The Fratellis Waltz Through ‘In Your Own Sweet Time’

In Your Own Sweet Time

 

 

On March 16, the British indie-rock group The Fratellis dropped another album, In Your Own Sweet Time, to the likely delight of their long-time fans and the ignorance of most everyone else. In Your Own Sweet Time’s release wasn’t greatly publicized outside of indie-rock circles and will likely fly under the radar of mainstream music listening. This is not to say, however, that The Fratellis’ album isn’t worth listening to. In Your Own Sweet Time provides quite a few straightforward but enjoyable songs. This isn’t groundbreaking work for the band, but the album is a solid contribution to their discography that most people, if they delved deep enough into Spotify’s release radar, would have a good time listening to. The Fratellis seem to be aware of this considering the album’s title—listen to this when you get around to it.

In Your Own Sweet Time starts off strong with “Stand up Tragedy.” The song is lively and delectably sweet. It opens on a high note with energizing guitar riffs and high-pitched vocals. Backed by this guitar, along with striking piano keystrokes and drum fills, the song describes the duality of love. Someone might seem like the most amazing person in the world from afar, but the façade is lifted when they come into focus. “Stand up Tragedy” is a pushback against one-sided relationships. The singer has been steamrolled by a previous partner and is taking this song as a chance to air his grievances against her. He sings “I don’t need your red wine-covered sympathy / Just another punchline in your stand up tragedy.” This chorus is interspersed well within the other verses, providing a refreshing refrain wherever it appears and reinforcing the message of the singer.

The Fratellis keep it up, following with “Starcrossed Losers.” The song is sung by the same voice, but from the point of view of two characters in the story. “Starcrossed Losers” tells a twisted version of the classic Romeo and Juliet story. In this one, there is clearly chemistry between the two, but “Romeo” keeps pushing Juliet away, claiming that he “was only passing through” while Juliet pleads in the chorus “Romeo, Romeo, tell me where you’ve been / I would be complete if you’d only let me in / I’m here, right here.” These lyrics lend the song a very sad effect, as the listener hopes in vain that the lovers will get together. But they don’t.

After this, however, In Your Own Sweet Time falters a little with “Sugartown.” The album slows down, as the singer serenades his love. He begs her to give him a chance, promising anything, as he sings “I’ll be your one man band, I’ll be at your command / Just say the word and I’ll be your renaissance man / I swear I’ll go where you don’t dare / I’ll bury this affair deep down in / Sugartown.” The song is plodding as it is pleading, marking a departure from the faster and livelier “Stand up Tragedy” and “Starcrossed Losers” that came before it.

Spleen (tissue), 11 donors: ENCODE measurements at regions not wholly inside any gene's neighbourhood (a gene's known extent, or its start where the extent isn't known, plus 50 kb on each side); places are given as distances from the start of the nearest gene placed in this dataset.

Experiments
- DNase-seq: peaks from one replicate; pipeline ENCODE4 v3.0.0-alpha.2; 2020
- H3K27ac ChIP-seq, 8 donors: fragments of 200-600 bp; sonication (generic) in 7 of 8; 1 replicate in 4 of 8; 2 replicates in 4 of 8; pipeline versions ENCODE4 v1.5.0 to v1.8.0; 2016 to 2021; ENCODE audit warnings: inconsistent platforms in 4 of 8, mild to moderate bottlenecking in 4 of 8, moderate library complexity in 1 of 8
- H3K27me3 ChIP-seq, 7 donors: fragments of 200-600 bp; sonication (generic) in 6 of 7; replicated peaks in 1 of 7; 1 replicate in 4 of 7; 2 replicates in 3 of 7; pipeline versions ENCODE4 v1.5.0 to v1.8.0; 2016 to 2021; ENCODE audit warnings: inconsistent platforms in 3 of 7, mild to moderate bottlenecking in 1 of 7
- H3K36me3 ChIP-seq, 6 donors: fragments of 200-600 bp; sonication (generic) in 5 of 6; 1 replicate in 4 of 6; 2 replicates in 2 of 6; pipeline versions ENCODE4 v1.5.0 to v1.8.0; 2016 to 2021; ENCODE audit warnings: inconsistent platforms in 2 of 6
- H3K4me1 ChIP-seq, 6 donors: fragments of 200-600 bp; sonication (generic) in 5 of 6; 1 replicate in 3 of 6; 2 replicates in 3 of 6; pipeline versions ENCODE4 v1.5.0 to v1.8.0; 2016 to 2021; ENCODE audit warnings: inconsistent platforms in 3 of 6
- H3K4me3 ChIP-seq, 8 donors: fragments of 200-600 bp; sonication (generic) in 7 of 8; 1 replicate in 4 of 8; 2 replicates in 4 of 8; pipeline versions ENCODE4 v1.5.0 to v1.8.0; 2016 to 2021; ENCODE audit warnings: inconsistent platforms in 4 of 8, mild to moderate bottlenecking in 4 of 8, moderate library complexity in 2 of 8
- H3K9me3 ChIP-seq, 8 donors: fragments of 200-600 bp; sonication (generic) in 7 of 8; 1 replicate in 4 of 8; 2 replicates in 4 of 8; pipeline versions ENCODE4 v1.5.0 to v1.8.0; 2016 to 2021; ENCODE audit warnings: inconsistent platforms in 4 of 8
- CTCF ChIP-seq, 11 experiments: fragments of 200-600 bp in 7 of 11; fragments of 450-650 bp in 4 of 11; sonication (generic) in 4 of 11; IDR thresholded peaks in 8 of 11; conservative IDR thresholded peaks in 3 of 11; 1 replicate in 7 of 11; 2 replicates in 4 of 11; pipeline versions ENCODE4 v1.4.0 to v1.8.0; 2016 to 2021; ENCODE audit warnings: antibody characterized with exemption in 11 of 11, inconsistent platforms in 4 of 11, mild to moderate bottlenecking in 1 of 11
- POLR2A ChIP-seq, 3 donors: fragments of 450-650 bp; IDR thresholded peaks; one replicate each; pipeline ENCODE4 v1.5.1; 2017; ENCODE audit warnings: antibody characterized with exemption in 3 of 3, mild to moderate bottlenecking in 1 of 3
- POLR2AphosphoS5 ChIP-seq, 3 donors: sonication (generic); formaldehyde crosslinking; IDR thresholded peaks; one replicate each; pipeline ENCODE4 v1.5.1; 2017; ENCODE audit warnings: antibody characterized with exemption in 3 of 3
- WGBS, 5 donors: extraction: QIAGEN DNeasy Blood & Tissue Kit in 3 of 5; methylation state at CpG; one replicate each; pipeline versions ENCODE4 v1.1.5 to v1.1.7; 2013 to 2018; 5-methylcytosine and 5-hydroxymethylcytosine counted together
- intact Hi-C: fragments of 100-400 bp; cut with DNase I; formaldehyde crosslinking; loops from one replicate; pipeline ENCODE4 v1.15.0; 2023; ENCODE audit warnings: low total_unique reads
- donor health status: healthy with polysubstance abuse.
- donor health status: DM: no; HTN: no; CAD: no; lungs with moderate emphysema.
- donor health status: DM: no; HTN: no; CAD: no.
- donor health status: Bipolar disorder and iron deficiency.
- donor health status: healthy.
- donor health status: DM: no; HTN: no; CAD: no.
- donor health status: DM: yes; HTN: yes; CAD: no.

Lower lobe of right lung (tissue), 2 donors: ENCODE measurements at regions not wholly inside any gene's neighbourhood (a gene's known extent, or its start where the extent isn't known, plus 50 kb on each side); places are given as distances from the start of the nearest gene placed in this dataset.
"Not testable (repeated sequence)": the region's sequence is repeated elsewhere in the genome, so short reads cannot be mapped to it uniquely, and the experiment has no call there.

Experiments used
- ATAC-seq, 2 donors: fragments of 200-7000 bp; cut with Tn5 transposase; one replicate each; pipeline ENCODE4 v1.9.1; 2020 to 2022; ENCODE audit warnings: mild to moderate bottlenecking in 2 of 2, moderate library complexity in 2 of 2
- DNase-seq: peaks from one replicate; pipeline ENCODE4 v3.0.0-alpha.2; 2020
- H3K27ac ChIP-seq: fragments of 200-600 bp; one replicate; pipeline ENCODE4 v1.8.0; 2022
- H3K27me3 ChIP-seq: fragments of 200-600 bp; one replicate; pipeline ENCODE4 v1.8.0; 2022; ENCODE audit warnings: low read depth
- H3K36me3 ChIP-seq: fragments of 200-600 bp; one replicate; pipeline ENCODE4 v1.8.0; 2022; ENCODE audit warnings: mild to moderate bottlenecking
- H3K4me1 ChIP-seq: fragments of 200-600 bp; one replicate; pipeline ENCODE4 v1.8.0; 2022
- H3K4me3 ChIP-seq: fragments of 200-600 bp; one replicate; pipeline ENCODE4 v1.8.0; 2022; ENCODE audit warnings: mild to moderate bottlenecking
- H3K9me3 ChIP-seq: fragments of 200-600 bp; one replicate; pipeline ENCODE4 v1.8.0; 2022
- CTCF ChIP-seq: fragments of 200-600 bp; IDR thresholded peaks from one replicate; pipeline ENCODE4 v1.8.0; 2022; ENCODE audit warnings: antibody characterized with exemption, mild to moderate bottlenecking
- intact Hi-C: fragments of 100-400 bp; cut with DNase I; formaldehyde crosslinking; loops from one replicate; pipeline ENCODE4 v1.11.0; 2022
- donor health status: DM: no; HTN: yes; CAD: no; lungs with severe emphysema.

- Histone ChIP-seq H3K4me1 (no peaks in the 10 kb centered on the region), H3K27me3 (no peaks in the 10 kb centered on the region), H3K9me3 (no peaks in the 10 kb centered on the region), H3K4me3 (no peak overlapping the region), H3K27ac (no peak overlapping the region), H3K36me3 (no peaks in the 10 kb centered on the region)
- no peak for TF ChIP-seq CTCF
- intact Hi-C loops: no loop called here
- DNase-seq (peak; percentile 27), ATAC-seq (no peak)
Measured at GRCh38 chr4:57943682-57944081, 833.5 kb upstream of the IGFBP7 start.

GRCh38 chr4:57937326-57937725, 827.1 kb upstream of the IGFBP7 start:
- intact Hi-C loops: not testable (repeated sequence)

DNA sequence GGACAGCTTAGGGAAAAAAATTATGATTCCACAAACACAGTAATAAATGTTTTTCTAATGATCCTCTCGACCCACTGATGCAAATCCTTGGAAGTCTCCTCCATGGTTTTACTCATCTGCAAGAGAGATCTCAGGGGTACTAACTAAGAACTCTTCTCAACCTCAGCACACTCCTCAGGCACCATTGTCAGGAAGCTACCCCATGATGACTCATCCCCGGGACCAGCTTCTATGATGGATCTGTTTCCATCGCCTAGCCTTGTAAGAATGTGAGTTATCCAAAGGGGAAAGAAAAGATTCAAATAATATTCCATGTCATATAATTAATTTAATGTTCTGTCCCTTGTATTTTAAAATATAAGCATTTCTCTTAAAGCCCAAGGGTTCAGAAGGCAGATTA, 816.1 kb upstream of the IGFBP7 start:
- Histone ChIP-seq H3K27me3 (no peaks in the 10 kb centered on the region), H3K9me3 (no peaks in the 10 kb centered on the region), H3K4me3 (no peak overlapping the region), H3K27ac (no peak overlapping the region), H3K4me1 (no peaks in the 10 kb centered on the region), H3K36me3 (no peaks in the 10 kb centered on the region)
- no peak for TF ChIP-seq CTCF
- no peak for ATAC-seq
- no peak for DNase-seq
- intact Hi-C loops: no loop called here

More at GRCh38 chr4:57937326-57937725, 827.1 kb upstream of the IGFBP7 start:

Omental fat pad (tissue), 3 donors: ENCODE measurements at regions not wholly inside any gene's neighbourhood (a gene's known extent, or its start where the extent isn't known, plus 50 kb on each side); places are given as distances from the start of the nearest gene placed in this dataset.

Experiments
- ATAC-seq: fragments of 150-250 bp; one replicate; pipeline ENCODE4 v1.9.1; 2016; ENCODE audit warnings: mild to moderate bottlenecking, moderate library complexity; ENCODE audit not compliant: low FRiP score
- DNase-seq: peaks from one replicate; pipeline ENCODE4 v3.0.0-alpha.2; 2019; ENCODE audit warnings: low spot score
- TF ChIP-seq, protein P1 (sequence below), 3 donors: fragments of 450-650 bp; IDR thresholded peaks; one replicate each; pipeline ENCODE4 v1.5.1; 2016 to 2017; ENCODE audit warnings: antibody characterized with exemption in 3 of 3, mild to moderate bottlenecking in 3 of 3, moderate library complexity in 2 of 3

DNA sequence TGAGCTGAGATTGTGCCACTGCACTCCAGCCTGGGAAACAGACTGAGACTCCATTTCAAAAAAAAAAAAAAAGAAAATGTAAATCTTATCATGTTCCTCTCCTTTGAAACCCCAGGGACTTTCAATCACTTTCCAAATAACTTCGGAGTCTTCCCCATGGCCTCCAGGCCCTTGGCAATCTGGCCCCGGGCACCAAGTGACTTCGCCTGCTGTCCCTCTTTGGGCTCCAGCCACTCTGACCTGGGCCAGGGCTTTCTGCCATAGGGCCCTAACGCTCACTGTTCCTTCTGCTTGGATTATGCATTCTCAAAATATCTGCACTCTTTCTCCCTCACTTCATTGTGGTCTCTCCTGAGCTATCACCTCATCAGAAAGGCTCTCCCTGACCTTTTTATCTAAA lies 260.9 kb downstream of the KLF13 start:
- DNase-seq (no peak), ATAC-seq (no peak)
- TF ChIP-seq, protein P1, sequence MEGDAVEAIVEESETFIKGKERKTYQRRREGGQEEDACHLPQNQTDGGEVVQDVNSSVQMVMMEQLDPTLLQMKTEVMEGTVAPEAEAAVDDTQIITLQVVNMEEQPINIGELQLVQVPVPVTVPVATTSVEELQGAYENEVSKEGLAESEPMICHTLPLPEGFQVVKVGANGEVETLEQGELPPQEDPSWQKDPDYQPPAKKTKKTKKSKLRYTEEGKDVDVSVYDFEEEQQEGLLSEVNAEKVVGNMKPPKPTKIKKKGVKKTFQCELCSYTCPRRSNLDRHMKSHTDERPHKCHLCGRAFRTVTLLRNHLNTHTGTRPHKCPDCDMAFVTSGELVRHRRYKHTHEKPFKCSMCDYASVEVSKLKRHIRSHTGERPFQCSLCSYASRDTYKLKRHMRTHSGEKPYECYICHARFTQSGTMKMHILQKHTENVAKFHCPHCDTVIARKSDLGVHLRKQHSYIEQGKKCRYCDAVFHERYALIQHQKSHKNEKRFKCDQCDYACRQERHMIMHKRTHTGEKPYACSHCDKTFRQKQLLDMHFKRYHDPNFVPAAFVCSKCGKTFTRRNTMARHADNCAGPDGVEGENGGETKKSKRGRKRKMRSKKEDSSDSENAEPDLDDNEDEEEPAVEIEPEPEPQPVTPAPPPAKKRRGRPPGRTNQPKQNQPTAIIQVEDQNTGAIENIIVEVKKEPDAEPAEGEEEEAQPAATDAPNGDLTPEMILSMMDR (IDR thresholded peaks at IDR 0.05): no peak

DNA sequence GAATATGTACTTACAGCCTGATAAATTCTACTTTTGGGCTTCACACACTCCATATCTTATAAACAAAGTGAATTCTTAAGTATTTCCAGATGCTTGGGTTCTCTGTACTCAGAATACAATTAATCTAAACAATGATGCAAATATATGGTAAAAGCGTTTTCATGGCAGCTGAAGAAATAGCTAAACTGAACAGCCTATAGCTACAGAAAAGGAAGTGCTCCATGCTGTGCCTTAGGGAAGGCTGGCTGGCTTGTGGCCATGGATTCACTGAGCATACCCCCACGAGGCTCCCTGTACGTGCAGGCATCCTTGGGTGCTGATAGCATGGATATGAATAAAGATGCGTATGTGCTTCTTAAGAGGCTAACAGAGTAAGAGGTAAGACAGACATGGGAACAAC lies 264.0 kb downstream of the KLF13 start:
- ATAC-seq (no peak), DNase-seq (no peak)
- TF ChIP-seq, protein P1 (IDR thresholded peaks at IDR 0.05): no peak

In Your Own Sweet Time meanders back and forth from misstep to solid contribution. None of these missteps are bad songs, by any means, they are simply not up to par with the high standard set by the beginning of the album. “Told You So” and “I’ve Been Blind” leave listeners wanting just a little more, while “The Next Time We Wed” and “Laughing Gas” stand in contrast as very fun and enjoyable songs.

The 11-track album wraps up with “Advaita Shuffle,” “I Guess… I Suppose…,” “Indestructible,” and “I Am That.” Among these, “Advaita Shuffle” stands out. The song takes on tones of multiple genres as it progresses. It begins with what can almost be described as a twang, reminiscent of U.S. country music. It alternates this with a South Asian string instrumentation. These back and forth contrasts lend the song a very unique quality on the album, one that works to great effect.

“I Guess… I Suppose…” also seems to borrow from other genres and artists, most notably from the funk sounds of Stevie Wonder’s “Superstition” with an intro of funky guitar licks. The Fratellis play these guitar notes in a faster and fuzzier way than Wonder’s funk landmark, but the effect of the intro is striking. The rest of the song is a chanted rock song, and it is another of the strong tracks on the album.

Featured Image By Cooking Vinyl

About Jacob Schick 175 Articles
Jacob is the Head Arts Editor for The Heights. He is from Winter Park, Florida and he is currently trying to watch every movie in existence (he’s pretty close). You can follow him on Twitter @schick_jacob or email him at [email protected]